Can we discuss those unmarked graves?
“At your peril,” said Mount Royal University professor Frances Widdowson as she launched a Saturday panel discussion titled “Residential Schools and Unmarked Graves: Is open inquiry possible?”
Because the journalist and activist class is pushing a narrative about “mass graves” and leading the public to believe that Aboriginal children were the victims of genocide at residential schools between 1883 and 1996, anyone who questions this narrative is labelled a “genocide apologist” and compared to a Holocaust denier.
This makes it more difficult to have an open, critical discussion about residential schools – but the panel event hosted by the Society for Academic Freedom and Scholarship and the Frontier Centre for Public Policy allowed that dissenting conversation to go forward.
In the early years of the residential school system – around the 1890s – approximately one-third of children died before their fifth birthday, retired Manitoba provincial court judge Brian Giesbrecht pointed out.
“Death in that time – the death of a child – was not an unusual thing,” he noted.
Child mortality at residential schools was not due to mass murder and genocidal intent, he contends, but rather the sad reality that children were susceptible to infectious diseases that were rampant across society during this time.
Tuberculosis was named as the cause of death in 48.7% of reported residential school fatalities, with influenza, pneumonia, and other diseases also present in the schools.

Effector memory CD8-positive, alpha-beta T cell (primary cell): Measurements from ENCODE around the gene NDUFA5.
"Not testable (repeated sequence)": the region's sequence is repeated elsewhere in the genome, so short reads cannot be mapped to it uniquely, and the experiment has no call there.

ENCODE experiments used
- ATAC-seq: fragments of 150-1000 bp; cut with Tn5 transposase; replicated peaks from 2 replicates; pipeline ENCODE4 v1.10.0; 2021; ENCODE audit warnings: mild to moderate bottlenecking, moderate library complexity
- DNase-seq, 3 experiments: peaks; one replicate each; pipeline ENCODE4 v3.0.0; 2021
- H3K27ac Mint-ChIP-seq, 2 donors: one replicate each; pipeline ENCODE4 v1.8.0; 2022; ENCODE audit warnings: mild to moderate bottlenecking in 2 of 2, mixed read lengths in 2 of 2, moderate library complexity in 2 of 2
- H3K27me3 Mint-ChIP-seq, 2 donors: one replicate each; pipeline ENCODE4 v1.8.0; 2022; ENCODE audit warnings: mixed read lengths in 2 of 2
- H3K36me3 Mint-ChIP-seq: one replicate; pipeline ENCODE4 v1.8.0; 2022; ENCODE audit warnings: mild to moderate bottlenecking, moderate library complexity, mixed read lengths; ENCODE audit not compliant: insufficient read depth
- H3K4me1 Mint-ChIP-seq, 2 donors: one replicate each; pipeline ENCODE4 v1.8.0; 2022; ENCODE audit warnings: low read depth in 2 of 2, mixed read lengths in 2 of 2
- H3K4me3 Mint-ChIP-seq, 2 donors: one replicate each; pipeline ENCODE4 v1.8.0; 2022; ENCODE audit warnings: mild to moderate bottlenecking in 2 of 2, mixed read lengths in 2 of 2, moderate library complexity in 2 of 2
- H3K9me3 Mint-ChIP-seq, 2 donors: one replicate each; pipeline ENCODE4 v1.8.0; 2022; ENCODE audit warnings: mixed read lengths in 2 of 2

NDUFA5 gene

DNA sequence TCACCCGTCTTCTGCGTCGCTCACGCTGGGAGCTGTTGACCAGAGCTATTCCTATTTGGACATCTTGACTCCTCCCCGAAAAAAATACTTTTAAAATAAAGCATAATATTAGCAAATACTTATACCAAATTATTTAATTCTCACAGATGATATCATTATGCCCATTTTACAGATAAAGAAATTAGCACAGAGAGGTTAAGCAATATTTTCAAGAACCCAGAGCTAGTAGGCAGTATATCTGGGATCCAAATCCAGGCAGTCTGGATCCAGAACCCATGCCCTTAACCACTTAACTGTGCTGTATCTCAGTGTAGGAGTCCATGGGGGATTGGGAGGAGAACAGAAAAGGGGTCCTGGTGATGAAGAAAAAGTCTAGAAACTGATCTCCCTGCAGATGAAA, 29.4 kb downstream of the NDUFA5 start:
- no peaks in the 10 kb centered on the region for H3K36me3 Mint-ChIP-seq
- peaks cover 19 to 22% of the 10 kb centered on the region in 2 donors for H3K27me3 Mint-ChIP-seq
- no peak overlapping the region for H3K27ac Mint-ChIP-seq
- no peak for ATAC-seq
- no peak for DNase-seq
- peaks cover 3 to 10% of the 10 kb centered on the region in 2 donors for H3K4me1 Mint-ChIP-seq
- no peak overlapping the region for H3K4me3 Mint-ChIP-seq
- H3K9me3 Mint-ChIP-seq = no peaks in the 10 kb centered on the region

Rates of disease were also higher among indigenous populations: residential schools were introduced in the first 50 years of Confederation, a time when indigenous people were increasingly coming into contact with newly arrived immigrants. Alas, they were exposed to illnesses from which they did not yet have resistance to.
University of Manitoba professor emeritus Rod Clifton pointed out that the journalists and academics acting shocked at the “discovery” of the unmarked graves must not be aware of – or may have conveniently forgotten – Volume 4 of the 2015 Truth and Reconciliation (TRC) report, which is an entire volume about unmarked graves at residential schools.
Indeed, a skim through this report contains passages such as an account of the 1918 influenza pandemic at the school in Fort St. James, BC, where all of the staff members and all but two of the students came down with the flu. In total, 78 people died from that outbreak.